Tasmanian Seafarers' Memorial

Enchantress (1835)

THE WRECK OF THE ENCHANTRESS

EnchantressThe plaque reads ...

Enchantress
Full-rigged merchant ship 376 tons
Capt. Roxburgh, 21 crew, 18 passengers
on voyage London to Hobart was fatally
holed on unchartered rocks off Buny Is.
12.02.1835. Abandoned ship but longboat
caught in rigging, dragged down with ship
Lost 4 passengers, 15 crew and 2nd officer

The Mercury (Hobart, Tas. : 1860 - 1954)   Saturday 20 July 1935  p 5 Article

DURING the Autumn and early Winter of 1835, several tragedies occurred around the coast of Tasmania. The first notable one was the wreck of the transport ship  George III ., which took place near the Actaeon reef, in the D'Entrecasteaux Channel, on April 13, with the loss of 134 lives. Next came the wreck of the transport Neva , off King Island, in Bass Strait, when 227 persons lost their lives. Two months later, on July 17, another vessel, the  Enchantress , was wrecked in the D'Entrecasteaux Channel, very close to where the George III was lost, 17 persons losing their lives.

A feature of the wrecks of the Neva and the Enchantress  was the rapidity with which both vessels broke up after first striking. The Neva went to pieces in half an hour and the  Enchantress  in less than 20 minutes.

Struck a Reef

Officially, the  Enchantress was wrecked on Bruny Island, but this was not so. A study of the report of the wreck, and the captain's statements, as published at the time, combined with a study of the Admiralty chart, shows that the vessel was lost on the southern end of the Actaeon reef by striking on the South Break. The only happening apparently inconsistent with this was the landing of the survivors on Partridge Island. The captain's statement is full of inconsistencies.

The  Enchantress  was a merchant ship, and was on a voyage from London to Hobart Town, under the command of Captain Roxburgh, when she was lost. Her crew consisted of 21 and she carried 18 passengers. A good run had been made from London, and the South-West Cape was sighted in the evening of July 16, which was a Thursday. The following day the wind came away hard from the North East, and, being short of fresh water, Captain Roxburgh decided to enter the D'Entrecasteaux Channel to seek an anchorage as he was afraid of being blown offshore. In his statement, he said that about 10 p.m. on the 17th, he tacked ship from the western shore, which was then not more than half a mile distant. He and the chief officer then went below to examine the chart. Three minutes after going below, and before the vessel had been on that tack (port), ten minutes, she struck on some rocks running a considerable way from the shore, about six or eight miles below Partridge Island, on the Bruny side of the Channel.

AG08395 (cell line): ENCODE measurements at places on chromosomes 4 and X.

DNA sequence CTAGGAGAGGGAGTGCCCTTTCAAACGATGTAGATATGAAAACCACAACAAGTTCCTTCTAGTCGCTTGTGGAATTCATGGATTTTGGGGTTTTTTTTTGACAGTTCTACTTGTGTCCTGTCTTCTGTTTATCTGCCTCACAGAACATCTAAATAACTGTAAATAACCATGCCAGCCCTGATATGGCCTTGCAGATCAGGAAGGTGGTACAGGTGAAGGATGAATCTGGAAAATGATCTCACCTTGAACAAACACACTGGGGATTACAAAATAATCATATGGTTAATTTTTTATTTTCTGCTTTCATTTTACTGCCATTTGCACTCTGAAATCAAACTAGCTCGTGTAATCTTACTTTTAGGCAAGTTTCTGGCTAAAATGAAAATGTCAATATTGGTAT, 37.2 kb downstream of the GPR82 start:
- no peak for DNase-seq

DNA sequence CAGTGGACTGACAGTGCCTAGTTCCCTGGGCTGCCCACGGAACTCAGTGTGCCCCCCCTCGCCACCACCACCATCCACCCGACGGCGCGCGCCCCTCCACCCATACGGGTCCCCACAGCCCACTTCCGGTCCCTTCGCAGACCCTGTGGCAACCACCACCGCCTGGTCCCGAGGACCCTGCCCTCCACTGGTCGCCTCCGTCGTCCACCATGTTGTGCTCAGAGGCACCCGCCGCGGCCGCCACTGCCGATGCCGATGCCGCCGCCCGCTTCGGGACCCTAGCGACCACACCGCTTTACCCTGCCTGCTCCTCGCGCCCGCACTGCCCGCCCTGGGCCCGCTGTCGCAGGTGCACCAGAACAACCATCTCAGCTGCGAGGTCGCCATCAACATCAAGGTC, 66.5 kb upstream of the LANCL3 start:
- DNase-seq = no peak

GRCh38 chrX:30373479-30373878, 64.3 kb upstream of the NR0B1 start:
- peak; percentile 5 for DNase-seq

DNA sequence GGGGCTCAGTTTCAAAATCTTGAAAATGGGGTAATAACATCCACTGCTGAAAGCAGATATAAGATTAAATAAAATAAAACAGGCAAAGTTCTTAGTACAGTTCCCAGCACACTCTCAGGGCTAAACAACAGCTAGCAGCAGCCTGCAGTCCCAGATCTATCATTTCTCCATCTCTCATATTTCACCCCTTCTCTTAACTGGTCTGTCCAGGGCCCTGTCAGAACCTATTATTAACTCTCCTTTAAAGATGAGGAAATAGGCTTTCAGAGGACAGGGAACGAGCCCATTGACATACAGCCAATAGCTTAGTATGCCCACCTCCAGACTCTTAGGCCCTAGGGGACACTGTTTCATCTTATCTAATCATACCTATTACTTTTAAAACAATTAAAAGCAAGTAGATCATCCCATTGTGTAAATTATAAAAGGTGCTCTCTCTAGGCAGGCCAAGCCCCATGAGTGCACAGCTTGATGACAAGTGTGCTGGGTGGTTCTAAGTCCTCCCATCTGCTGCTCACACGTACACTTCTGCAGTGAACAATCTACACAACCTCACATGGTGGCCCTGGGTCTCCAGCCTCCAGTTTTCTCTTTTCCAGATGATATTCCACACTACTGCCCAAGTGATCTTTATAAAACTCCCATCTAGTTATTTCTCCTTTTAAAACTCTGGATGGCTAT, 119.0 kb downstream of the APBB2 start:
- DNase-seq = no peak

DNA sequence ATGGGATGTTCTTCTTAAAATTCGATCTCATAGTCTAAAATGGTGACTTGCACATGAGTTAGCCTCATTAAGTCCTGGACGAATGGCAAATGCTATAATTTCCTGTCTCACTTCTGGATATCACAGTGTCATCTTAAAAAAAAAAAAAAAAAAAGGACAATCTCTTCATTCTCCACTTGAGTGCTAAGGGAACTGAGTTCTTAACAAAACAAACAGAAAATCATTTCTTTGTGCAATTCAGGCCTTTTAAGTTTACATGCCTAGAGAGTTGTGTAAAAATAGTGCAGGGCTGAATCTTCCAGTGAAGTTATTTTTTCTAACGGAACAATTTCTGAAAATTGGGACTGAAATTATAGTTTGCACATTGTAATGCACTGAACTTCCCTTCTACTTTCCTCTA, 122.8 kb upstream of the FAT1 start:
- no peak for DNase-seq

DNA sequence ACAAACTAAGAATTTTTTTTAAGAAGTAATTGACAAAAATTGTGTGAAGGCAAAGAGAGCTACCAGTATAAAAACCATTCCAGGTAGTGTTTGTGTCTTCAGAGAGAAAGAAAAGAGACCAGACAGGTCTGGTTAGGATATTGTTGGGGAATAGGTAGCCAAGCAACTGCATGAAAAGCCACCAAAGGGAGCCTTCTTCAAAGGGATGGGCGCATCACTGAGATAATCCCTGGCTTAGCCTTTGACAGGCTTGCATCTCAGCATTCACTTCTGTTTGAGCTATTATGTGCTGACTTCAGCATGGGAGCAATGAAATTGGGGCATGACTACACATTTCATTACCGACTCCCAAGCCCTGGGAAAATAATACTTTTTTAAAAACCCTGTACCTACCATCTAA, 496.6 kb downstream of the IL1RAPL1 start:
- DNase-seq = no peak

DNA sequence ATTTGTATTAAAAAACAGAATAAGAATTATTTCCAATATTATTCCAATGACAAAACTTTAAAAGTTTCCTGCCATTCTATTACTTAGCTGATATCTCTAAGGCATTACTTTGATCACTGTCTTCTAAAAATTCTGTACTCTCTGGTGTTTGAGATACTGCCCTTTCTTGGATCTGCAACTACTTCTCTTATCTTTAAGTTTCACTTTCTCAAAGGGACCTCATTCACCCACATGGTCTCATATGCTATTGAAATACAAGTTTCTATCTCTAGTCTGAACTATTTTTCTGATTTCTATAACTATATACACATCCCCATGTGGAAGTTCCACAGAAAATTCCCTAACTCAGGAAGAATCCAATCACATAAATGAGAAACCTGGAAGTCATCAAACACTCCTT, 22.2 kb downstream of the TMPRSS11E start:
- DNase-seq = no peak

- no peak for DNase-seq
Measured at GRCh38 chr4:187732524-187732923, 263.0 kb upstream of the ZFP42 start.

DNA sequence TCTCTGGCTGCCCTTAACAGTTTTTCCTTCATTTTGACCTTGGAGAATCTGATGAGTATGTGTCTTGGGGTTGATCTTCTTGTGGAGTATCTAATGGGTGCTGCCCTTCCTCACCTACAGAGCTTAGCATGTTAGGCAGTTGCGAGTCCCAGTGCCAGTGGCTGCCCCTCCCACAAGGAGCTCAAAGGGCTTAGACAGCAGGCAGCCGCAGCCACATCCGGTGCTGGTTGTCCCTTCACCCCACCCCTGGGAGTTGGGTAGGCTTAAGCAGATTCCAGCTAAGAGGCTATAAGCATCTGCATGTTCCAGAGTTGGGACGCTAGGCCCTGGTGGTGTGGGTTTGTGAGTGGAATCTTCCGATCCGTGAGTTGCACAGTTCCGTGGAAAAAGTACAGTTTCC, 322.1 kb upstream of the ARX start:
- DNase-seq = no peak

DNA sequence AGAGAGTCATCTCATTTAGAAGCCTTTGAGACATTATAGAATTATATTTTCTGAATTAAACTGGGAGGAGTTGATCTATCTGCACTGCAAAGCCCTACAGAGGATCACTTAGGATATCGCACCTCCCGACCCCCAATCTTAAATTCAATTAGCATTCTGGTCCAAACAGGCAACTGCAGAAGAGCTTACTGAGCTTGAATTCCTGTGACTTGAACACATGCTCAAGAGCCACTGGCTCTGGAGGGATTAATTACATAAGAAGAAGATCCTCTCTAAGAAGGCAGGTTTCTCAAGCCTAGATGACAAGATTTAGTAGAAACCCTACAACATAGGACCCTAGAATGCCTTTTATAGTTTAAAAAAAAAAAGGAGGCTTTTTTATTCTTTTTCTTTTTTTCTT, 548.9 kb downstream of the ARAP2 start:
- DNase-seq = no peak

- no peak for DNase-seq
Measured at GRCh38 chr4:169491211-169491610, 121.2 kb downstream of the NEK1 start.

The yards were backed and the ship floated off. The well was immediately sounded, and 3ft. of water was found in the hold, in another two minutes there was 5ft, and speedily afterwards the soundings gave 9ft; the ship was now waterlogged and unmanageable and orders were given to clear away the boats. The first officer and male passengers went to the quarter boats, while the second officer and crew went to the long-boat.

The Boats Manned